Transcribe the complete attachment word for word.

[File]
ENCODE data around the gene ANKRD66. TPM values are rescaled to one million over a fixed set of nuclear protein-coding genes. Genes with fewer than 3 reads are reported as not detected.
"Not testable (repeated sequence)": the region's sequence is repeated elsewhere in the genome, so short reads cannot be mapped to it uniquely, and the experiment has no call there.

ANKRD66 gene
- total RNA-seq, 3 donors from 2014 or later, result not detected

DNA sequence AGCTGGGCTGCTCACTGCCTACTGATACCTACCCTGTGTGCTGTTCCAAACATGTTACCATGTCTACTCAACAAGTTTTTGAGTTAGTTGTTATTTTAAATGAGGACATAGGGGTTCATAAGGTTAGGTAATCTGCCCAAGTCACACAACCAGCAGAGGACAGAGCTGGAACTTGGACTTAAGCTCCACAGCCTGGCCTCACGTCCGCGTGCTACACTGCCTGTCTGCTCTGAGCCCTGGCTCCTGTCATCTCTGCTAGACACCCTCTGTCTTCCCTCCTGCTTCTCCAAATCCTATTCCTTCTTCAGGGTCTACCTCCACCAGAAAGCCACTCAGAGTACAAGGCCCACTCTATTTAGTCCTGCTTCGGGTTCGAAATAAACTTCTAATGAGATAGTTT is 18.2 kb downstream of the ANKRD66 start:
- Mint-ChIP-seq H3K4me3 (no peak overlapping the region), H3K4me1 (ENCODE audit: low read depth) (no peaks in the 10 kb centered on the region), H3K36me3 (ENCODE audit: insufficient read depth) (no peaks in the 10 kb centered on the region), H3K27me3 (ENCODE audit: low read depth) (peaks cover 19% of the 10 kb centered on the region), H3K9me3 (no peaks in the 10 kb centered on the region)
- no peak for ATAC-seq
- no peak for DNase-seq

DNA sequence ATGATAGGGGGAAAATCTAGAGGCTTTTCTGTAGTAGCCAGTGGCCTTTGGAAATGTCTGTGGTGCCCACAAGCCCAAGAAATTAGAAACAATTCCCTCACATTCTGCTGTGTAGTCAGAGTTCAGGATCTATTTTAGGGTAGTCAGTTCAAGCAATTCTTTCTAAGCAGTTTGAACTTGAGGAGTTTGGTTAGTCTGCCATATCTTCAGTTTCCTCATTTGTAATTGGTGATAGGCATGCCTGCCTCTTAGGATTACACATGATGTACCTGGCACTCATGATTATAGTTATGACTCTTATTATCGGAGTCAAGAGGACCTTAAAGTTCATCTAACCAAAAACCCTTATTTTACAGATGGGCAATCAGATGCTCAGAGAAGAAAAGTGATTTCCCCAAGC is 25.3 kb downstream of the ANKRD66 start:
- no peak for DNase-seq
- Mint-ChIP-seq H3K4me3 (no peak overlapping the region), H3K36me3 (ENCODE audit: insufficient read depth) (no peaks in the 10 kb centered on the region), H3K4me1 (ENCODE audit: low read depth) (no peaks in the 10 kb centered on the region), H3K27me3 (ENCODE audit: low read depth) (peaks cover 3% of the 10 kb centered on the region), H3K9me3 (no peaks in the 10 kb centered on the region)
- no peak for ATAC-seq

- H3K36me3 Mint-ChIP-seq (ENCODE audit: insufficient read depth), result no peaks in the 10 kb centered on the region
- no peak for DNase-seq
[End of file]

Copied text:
ENCODE data around the gene ANKRD66. TPM values are rescaled to one million over a fixed set of nuclear protein-coding genes. Genes with fewer than 3 reads are reported as not detected.
"Not testable (repeated sequence)": the region's sequence is repeated elsewhere in the genome, so short reads cannot be mapped to it uniquely, and the experiment has no call there.

ANKRD66 gene
- total RNA-seq, 3 donors from 2014 or later, result not detected

DNA sequence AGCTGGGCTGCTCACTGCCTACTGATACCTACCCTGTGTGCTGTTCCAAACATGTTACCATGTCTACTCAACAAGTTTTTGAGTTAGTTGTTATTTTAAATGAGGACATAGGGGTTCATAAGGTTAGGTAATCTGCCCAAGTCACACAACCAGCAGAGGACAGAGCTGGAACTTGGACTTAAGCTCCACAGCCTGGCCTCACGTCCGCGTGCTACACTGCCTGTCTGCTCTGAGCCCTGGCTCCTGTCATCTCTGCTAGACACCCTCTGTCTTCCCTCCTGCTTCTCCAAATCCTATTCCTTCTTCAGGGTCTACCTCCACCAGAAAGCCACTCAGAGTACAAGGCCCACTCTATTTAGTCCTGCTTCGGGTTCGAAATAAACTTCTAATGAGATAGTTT is 18.2 kb downstream of the ANKRD66 start:
- Mint-ChIP-seq H3K4me3 (no peak overlapping the region), H3K4me1 (ENCODE audit: low read depth) (no peaks in the 10 kb centered on the region), H3K36me3 (ENCODE audit: insufficient read depth) (no peaks in the 10 kb centered on the region), H3K27me3 (ENCODE audit: low read depth) (peaks cover 19% of the 10 kb centered on the region), H3K9me3 (no peaks in the 10 kb centered on the region)
- no peak for ATAC-seq
- no peak for DNase-seq

DNA sequence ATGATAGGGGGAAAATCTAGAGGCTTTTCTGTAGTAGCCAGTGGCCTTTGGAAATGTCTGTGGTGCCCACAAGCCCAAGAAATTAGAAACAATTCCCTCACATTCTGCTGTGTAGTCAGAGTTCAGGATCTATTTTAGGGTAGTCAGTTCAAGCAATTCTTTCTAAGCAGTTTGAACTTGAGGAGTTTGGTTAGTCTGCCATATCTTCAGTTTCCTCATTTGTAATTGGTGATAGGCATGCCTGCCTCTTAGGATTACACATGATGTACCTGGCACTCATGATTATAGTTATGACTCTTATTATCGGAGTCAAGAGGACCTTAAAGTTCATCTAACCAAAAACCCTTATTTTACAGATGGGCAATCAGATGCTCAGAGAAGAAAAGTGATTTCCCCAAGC is 25.3 kb downstream of the ANKRD66 start:
- no peak for DNase-seq
- Mint-ChIP-seq H3K4me3 (no peak overlapping the region), H3K36me3 (ENCODE audit: insufficient read depth) (no peaks in the 10 kb centered on the region), H3K4me1 (ENCODE audit: low read depth) (no peaks in the 10 kb centered on the region), H3K27me3 (ENCODE audit: low read depth) (peaks cover 3% of the 10 kb centered on the region), H3K9me3 (no peaks in the 10 kb centered on the region)
- no peak for ATAC-seq

- H3K36me3 Mint-ChIP-seq (ENCODE audit: insufficient read depth), result no peaks in the 10 kb centered on the region
- no peak for DNase-seq